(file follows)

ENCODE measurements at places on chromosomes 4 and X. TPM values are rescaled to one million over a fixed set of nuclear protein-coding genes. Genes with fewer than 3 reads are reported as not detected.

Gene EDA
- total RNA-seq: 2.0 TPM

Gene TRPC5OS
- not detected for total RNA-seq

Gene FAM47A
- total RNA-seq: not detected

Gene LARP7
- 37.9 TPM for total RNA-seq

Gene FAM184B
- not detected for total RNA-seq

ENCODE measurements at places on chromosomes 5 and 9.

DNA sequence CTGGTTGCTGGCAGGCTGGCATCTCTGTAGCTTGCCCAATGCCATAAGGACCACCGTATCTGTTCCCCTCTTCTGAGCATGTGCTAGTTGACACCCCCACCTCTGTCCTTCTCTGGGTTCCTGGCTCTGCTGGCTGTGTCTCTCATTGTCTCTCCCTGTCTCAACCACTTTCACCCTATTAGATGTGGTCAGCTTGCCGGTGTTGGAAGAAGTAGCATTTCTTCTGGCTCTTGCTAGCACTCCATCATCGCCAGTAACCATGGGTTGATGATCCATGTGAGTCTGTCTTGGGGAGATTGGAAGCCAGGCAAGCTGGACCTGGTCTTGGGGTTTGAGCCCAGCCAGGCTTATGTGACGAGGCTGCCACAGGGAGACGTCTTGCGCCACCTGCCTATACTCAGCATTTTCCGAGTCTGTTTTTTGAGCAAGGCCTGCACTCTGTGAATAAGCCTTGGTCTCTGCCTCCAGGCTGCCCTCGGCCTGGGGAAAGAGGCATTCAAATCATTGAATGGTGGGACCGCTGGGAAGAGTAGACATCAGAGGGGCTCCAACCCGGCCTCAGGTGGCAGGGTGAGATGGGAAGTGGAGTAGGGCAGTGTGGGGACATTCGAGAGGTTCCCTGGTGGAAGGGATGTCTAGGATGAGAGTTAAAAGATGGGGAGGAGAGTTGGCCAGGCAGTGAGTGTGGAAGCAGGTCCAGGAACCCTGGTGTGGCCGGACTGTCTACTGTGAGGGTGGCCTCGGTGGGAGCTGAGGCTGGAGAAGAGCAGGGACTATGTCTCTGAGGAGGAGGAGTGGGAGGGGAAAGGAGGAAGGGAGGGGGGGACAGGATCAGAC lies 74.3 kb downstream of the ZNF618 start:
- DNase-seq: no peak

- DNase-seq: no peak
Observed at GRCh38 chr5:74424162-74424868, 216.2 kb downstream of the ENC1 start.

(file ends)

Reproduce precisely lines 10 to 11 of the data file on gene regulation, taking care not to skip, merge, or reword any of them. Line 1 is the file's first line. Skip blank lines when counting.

Gene FAM184B
- not detected for total RNA-seq